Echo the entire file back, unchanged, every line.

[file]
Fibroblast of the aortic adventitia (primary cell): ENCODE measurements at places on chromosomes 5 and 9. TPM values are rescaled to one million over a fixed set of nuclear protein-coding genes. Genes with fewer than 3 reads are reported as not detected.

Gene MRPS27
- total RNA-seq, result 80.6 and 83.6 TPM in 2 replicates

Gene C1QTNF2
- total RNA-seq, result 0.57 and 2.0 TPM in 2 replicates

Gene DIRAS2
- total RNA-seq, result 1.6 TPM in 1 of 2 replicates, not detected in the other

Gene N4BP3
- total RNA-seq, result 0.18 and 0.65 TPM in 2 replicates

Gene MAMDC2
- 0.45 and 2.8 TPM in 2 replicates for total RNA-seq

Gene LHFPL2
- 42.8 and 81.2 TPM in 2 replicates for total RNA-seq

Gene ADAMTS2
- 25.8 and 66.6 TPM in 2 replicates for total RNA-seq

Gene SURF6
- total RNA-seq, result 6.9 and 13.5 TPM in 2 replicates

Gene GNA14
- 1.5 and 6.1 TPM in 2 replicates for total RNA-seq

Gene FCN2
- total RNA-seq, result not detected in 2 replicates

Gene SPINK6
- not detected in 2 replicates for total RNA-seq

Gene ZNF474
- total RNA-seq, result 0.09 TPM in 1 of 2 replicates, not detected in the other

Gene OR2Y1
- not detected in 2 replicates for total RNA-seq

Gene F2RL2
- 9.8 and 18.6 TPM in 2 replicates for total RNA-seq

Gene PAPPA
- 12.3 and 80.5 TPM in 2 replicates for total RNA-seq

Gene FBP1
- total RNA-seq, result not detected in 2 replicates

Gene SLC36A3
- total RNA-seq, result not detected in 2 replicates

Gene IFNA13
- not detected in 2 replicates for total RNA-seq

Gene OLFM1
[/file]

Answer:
Fibroblast of the aortic adventitia (primary cell): ENCODE measurements at places on chromosomes 5 and 9. TPM values are rescaled to one million over a fixed set of nuclear protein-coding genes. Genes with fewer than 3 reads are reported as not detected.

Gene MRPS27
- total RNA-seq, result 80.6 and 83.6 TPM in 2 replicates

Gene C1QTNF2
- total RNA-seq, result 0.57 and 2.0 TPM in 2 replicates

Gene DIRAS2
- total RNA-seq, result 1.6 TPM in 1 of 2 replicates, not detected in the other

Gene N4BP3
- total RNA-seq, result 0.18 and 0.65 TPM in 2 replicates

Gene MAMDC2
- 0.45 and 2.8 TPM in 2 replicates for total RNA-seq

Gene LHFPL2
- 42.8 and 81.2 TPM in 2 replicates for total RNA-seq

Gene ADAMTS2
- 25.8 and 66.6 TPM in 2 replicates for total RNA-seq

Gene SURF6
- total RNA-seq, result 6.9 and 13.5 TPM in 2 replicates

Gene GNA14
- 1.5 and 6.1 TPM in 2 replicates for total RNA-seq

Gene FCN2
- total RNA-seq, result not detected in 2 replicates

Gene SPINK6
- not detected in 2 replicates for total RNA-seq

Gene ZNF474
- total RNA-seq, result 0.09 TPM in 1 of 2 replicates, not detected in the other

Gene OR2Y1
- not detected in 2 replicates for total RNA-seq

Gene F2RL2
- 9.8 and 18.6 TPM in 2 replicates for total RNA-seq

Gene PAPPA
- 12.3 and 80.5 TPM in 2 replicates for total RNA-seq

Gene FBP1
- total RNA-seq, result not detected in 2 replicates

Gene SLC36A3
- total RNA-seq, result not detected in 2 replicates

Gene IFNA13
- not detected in 2 replicates for total RNA-seq

Gene OLFM1